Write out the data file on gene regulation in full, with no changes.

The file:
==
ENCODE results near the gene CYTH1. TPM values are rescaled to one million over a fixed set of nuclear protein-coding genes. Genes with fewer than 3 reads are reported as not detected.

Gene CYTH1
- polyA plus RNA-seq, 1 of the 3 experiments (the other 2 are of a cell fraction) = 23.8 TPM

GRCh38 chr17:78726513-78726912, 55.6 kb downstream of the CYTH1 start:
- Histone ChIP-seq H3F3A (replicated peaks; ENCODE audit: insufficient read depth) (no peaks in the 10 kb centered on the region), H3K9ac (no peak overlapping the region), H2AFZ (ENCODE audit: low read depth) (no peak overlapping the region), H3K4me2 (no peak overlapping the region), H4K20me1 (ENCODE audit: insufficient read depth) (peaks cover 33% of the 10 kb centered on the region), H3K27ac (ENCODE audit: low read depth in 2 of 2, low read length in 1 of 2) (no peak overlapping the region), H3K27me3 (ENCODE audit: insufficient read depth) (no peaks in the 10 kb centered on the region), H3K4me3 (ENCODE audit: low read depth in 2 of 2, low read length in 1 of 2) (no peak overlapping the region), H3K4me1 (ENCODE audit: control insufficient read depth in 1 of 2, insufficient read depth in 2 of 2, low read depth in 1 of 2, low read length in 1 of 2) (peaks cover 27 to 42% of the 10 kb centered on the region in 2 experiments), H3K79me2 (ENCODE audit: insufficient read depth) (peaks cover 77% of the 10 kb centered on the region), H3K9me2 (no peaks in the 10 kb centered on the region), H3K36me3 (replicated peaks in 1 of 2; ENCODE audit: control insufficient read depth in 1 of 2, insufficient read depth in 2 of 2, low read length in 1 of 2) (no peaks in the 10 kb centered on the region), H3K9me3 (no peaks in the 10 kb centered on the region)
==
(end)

ENCODE results near the gene CYTH1. TPM values are rescaled to one million over a fixed set of nuclear protein-coding genes. Genes with fewer than 3 reads are reported as not detected.

Gene CYTH1
- polyA plus RNA-seq, 1 of the 3 experiments (the other 2 are of a cell fraction) = 23.8 TPM

GRCh38 chr17:78726513-78726912, 55.6 kb downstream of the CYTH1 start:
- Histone ChIP-seq H3F3A (replicated peaks; ENCODE audit: insufficient read depth) (no peaks in the 10 kb centered on the region), H3K9ac (no peak overlapping the region), H2AFZ (ENCODE audit: low read depth) (no peak overlapping the region), H3K4me2 (no peak overlapping the region), H4K20me1 (ENCODE audit: insufficient read depth) (peaks cover 33% of the 10 kb centered on the region), H3K27ac (ENCODE audit: low read depth in 2 of 2, low read length in 1 of 2) (no peak overlapping the region), H3K27me3 (ENCODE audit: insufficient read depth) (no peaks in the 10 kb centered on the region), H3K4me3 (ENCODE audit: low read depth in 2 of 2, low read length in 1 of 2) (no peak overlapping the region), H3K4me1 (ENCODE audit: control insufficient read depth in 1 of 2, insufficient read depth in 2 of 2, low read depth in 1 of 2, low read length in 1 of 2) (peaks cover 27 to 42% of the 10 kb centered on the region in 2 experiments), H3K79me2 (ENCODE audit: insufficient read depth) (peaks cover 77% of the 10 kb centered on the region), H3K9me2 (no peaks in the 10 kb centered on the region), H3K36me3 (replicated peaks in 1 of 2; ENCODE audit: control insufficient read depth in 1 of 2, insufficient read depth in 2 of 2, low read length in 1 of 2) (no peaks in the 10 kb centered on the region), H3K9me3 (no peaks in the 10 kb centered on the region)